My husband and I are the classic "childhood sweethearts"

Bowel Cancer Australia

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My name is Kerry. I married my husband Peter when we were 21, and we just celebrated our 37th wedding anniversary. I guess you could say we are the classic “childhood sweethearts”.

Our life has been one of a busy happy family.

The past two decades have been busy, working and raising two young adults and maintaining ties with family and friends.
At the age of 55, Peter was still working but he was in the process of transitioning from the years of long hours of corporate life to consultancy positions, with a view to some type of retirement and volunteer work.
Our eldest child had just moved out for the first time, our middle child was living with us while he attended university, and our youngest child was just beginning Year 12.
I began to notice that Peter was going to the toilet a lot, but it was only after he received a positive bowel screen for blood in his stool that he told me he had been unable to empty his bowel properly.

Prior to this, he had no symptoms and had three negative FOBT tests over a couple of years.

Our GP thought it was most likely haemorrhoids, but referred him to a colorectal surgeon.

We were both in shock when Peter was diagnosed with rectal cancer.

Our minds raced with questions. How large was the tumour? Had the cancer spread? Why wasn’t it detected earlier on previous bowel screens? Would Peter need a colostomy? Was he going to die?

It was a sleepless night with lots of tears.

Diagnosis and initial surgery were just the start of a long journey.
I drove Peter to and from all of his appointments and treatments, so that I could provide him with extra support and be that second pair of eyes and ears. I also took over all of the home and family responsibilities because he was so unwell.
About six months after Peter’s diagnosis I was suffering from stress and anxiety as I wasn't sleeping well, not exercising and grabbing food on the run. I realised that if I wasn't looking after myself properly then I couldn't look after anyone else. I then ensured that I exercised every day, ate properly and took time out for a coffee catch up with friends and found spending time in my garden a great stress relief.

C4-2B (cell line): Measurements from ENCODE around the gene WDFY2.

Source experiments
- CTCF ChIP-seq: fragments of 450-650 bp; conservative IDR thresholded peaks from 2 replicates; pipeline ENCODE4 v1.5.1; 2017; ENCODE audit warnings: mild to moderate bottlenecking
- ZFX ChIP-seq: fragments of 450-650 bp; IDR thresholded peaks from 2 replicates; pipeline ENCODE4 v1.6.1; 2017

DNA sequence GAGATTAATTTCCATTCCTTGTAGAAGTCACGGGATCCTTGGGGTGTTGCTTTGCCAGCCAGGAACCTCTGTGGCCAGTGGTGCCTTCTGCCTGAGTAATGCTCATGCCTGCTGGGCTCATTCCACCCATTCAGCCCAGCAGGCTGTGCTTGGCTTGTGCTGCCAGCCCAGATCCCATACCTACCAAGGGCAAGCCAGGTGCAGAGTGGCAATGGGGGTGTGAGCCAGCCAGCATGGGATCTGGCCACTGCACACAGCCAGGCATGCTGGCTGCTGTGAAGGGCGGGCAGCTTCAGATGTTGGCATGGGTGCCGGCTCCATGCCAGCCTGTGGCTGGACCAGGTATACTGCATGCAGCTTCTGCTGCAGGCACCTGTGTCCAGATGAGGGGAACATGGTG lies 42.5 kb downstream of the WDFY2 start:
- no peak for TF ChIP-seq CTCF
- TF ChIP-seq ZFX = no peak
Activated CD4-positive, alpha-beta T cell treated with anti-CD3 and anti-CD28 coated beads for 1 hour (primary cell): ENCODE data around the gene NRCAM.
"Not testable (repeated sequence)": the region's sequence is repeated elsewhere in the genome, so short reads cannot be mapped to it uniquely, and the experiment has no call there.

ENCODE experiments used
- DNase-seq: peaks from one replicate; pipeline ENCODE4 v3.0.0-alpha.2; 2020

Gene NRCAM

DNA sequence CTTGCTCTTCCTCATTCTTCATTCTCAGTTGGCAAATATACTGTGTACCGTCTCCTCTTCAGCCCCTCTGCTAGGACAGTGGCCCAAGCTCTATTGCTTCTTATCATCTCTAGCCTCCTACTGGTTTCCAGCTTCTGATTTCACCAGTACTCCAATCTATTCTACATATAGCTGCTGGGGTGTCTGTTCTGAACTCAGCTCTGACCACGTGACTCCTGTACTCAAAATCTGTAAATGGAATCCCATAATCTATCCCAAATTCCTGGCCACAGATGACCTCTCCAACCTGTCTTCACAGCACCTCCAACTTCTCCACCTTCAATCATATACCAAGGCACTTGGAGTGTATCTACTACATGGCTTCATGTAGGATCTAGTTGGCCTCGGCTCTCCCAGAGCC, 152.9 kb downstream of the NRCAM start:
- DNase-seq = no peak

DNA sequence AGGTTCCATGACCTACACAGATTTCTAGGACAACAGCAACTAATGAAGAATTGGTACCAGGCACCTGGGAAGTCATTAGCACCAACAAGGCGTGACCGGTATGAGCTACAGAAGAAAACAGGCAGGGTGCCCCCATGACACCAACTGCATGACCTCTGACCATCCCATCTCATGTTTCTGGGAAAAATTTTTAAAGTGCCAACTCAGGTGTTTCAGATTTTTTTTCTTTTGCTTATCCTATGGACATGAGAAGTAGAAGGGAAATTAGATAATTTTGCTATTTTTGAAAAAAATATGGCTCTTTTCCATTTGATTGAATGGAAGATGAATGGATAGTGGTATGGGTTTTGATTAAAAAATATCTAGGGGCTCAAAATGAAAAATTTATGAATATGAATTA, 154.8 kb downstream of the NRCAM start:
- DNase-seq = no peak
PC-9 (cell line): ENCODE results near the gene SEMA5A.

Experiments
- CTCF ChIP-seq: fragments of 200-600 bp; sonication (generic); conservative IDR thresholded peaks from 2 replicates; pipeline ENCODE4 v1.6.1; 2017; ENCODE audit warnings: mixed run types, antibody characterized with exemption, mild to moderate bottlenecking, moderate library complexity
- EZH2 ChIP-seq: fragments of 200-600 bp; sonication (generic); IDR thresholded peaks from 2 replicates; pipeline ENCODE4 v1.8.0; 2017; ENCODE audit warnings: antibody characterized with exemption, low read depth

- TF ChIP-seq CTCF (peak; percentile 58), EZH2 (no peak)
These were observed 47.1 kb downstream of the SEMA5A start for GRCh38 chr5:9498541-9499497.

I wish in the earlier days that I had taken more time to give myself little breaks. It is exhausting looking after someone recovering from major surgery, chemotherapy and radiotherapy as well as taking over complete running of the family.

I don't think we were adequately prepared for how ill he would become and how long it would take to recover. We weren't prepared for all the post-surgery complications and the numerous things that can go wrong.
Due to a very restricted diet, Peter lost weight and two years following his initial surgery he became gravely ill and was in ICU for one month. He had emergency surgery which resulted in a permanent colostomy.
Peter wants to live a full and active life, but has ongoing physical issues related to complications. Even though it’s been three years since his initial diagnosis, he still thinks about the cancer returning and becomes anxious before oncology reviews.

I have to admit, I don’t like the regular follow up visits to the oncologist either. I’m mostly OK, but every now and then I become a bit stressed and worry about the future.

My best tip is to take each day one at a time and get through it, and do the same the next and the next after that, and concentrate on what needs to be done that day. Don't worry about what may or may not happen in a month, six months or a year as it is to overwhelming. There is nothing to be gained by worrying about the things you can't control or change.

I wish that I was given an information pack about support services such as those offered by Bowel Cancer Australia, which I only found by searching for information on the internet late in Peter’s treatment. They were something I certainly could have benefited from the entire way through.

Carers and families need information about assistance early-on after diagnosis. Things like diet, exercise, rest and time out are so important not just for patients, but for their carers too. Phone support and having someone to talk to who has been there really makes a difference.

Once I found Bowel Cancer Australia, they were of great assistance. I spoke to the dietitian quite a few times in the early days when Peter was struggling with his diet and having an ileostomy.

Later, when he had to have a permanent colostomy, I also worked with the dietician to develop a healthy meal plan that would suit his requirements. I also spoke to the nurses a few times regarding stomal appliances and dealing with skin issues. In every instance they were of great help, kind and caring, and quick to reply.
Thank you.
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